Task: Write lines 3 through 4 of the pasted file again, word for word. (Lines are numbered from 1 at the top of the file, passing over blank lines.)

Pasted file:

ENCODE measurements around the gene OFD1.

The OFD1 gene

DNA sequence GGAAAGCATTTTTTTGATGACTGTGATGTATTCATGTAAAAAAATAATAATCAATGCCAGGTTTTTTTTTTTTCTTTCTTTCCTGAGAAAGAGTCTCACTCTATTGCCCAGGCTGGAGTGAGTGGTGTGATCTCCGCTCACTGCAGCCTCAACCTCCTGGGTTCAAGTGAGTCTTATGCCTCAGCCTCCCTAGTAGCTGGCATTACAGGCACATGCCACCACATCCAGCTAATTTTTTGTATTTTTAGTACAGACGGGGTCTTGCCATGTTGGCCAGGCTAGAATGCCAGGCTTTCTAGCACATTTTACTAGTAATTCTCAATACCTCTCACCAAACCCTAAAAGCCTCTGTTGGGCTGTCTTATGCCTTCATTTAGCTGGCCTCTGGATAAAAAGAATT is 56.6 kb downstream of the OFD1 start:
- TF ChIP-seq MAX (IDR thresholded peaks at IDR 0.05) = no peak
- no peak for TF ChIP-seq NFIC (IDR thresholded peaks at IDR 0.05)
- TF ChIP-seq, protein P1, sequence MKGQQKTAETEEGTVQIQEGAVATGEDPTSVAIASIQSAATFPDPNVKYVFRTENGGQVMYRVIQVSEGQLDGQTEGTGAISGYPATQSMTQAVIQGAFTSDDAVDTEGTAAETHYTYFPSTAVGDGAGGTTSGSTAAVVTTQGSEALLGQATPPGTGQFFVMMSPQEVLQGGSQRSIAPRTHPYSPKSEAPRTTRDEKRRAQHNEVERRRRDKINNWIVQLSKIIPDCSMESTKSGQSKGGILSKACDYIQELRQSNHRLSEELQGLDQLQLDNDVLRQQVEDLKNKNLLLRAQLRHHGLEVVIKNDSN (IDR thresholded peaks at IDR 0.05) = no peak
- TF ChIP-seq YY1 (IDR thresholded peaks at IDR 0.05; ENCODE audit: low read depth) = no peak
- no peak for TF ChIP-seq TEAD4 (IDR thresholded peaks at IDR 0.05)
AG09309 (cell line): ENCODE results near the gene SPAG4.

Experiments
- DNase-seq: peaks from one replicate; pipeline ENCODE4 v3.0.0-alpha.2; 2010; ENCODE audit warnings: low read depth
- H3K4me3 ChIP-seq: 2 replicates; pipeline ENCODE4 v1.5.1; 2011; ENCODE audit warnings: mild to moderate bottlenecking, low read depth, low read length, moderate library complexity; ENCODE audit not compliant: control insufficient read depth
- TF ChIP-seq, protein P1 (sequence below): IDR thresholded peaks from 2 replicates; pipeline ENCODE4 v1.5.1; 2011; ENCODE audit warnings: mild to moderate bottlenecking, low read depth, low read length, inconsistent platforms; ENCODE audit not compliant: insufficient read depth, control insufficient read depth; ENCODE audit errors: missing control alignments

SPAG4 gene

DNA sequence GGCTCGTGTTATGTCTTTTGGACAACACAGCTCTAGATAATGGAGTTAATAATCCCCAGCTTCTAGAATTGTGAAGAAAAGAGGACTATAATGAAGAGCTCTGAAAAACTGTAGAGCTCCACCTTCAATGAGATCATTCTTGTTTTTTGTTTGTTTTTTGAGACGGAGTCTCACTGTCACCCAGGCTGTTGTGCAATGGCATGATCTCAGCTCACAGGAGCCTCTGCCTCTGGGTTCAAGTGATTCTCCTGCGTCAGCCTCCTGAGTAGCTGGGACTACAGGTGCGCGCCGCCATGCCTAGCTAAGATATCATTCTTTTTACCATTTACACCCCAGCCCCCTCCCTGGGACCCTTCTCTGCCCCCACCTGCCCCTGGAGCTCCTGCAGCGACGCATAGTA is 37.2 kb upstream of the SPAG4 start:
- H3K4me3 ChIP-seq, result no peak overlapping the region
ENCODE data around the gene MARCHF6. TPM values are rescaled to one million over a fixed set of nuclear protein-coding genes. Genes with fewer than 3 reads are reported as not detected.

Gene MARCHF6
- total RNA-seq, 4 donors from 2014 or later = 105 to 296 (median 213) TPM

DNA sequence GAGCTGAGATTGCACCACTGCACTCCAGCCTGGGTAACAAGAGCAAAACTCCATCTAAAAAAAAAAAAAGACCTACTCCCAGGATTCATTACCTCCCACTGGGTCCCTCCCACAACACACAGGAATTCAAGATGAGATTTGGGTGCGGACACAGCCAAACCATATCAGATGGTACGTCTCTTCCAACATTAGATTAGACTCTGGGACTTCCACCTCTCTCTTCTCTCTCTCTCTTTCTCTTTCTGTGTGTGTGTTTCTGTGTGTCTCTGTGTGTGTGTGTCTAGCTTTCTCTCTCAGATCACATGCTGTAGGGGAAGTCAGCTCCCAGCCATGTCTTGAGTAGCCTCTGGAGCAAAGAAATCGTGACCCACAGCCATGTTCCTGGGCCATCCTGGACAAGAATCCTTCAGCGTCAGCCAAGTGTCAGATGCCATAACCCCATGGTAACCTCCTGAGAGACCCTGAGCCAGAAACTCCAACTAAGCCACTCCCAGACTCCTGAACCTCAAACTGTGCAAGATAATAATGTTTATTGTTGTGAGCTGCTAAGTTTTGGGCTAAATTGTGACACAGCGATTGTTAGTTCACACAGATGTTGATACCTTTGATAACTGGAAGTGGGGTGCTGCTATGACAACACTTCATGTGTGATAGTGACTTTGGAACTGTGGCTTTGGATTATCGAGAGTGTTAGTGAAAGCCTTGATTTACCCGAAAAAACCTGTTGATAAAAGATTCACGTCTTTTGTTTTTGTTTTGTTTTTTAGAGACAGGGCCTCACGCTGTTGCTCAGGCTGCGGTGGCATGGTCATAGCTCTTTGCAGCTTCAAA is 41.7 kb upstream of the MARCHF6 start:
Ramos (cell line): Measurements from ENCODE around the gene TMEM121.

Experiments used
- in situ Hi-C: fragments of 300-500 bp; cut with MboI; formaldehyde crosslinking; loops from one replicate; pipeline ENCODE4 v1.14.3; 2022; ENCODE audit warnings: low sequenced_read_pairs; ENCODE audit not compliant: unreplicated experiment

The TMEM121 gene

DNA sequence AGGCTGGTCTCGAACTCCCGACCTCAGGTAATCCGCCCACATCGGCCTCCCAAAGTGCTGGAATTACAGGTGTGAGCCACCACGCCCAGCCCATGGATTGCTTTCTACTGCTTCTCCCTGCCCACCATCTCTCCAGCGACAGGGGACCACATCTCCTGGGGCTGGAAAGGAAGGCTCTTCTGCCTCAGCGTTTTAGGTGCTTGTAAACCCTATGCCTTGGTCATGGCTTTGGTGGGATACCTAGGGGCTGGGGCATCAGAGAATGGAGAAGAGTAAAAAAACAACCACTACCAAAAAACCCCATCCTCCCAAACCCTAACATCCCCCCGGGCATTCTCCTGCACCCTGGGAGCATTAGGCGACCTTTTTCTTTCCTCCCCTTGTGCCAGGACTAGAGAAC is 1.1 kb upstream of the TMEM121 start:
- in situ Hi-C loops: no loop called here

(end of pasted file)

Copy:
DNA sequence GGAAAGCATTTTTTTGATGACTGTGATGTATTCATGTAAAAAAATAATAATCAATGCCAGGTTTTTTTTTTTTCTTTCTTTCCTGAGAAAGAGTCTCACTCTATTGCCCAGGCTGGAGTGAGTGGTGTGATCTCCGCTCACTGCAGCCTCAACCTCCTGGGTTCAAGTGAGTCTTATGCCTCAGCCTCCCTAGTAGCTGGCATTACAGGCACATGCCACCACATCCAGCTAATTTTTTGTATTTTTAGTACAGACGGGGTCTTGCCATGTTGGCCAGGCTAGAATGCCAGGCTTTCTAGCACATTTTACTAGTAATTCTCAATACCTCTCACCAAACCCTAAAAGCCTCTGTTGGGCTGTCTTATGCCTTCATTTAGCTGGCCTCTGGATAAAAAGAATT is 56.6 kb downstream of the OFD1 start:
- TF ChIP-seq MAX (IDR thresholded peaks at IDR 0.05) = no peak